By Shelley DuBois, writer-reporter
FORTUNE -- It's hard to gracefully convince an employee to leave your company, even in the best economic circumstances. And during a downturn, the conversation becomes even trickier.
This is just one piece of the negotiations that the United Auto Workers has been trying to navigate. Over the past few weeks, the UAW has been negotiating with Ford (F), Chrysler, and GM (GM) to boost American jobs but keep the companies cost-competitive with automakers overseas. So far, UAW members at Ford and GM have voted to accept agreements with those companies, but have yet to ratify one with Chrysler. In general, all of these companies plan to hire more hourly employees and cut down on more expensive personnel, usually long-time workers.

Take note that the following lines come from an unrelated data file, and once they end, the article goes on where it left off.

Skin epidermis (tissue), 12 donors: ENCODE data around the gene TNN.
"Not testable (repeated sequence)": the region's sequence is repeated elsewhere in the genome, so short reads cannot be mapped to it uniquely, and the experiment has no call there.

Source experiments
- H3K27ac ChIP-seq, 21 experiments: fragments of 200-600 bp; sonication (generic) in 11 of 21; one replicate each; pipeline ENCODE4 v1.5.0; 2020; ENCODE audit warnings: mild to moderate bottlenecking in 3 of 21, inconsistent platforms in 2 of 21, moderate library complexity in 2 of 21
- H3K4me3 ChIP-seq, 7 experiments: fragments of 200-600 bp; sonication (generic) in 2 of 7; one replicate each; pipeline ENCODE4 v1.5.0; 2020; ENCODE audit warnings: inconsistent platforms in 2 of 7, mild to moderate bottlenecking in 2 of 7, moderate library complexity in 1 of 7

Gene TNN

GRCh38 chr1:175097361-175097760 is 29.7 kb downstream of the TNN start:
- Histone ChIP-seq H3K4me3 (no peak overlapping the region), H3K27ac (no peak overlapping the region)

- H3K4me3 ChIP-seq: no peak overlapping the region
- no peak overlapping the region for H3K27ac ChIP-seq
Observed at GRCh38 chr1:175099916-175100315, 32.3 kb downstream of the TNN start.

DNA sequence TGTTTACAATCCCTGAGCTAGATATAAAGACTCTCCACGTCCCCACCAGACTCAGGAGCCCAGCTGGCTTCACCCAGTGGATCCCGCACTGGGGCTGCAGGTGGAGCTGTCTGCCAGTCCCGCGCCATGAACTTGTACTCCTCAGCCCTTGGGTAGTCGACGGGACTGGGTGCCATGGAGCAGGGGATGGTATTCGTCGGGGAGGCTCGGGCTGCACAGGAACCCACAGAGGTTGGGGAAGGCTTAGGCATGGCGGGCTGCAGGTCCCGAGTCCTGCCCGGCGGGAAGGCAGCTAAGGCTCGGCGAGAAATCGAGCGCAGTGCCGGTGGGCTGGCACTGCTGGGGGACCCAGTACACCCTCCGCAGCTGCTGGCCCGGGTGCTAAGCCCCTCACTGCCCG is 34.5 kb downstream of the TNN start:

This sort of agreement often means that these companies will begin to offer those expensive employees a buyout package. And that is a tough tightrope to walk for any manager: how do you simultaneously encourage certain people to leave, keep key staffers, and maintain goodwill?
In the case of the Big Three, much of the responsibility falls on the UAW. "Still, they're going to need to look their membership in the eye and say, 'we did negotiate a good deal for you,'" says Arthur Noonan, a human resource consultant at Mercer.
The challenge on the corporate side is that while these companies are trying to cut costs, some of the offerings that make a buyout package fair and attractive are expensive. More
By Doron Levin, contributor
Everyone knows how Ford hocked the Blue Oval to survive the downturn. No one remembers the CFO who did it was a holdover from the prior regime.
FORTUNE -- Amid the adulation that has engulfed CEO Alan Mulally for leading the remarkable turnaround at Ford Motor Co., the feat of one key Ford (F) finance executive recedes into history's footnotes. The underappreciated episode was critical to Ford's rebound MOREMay 25, 2011 11:24 AM ET
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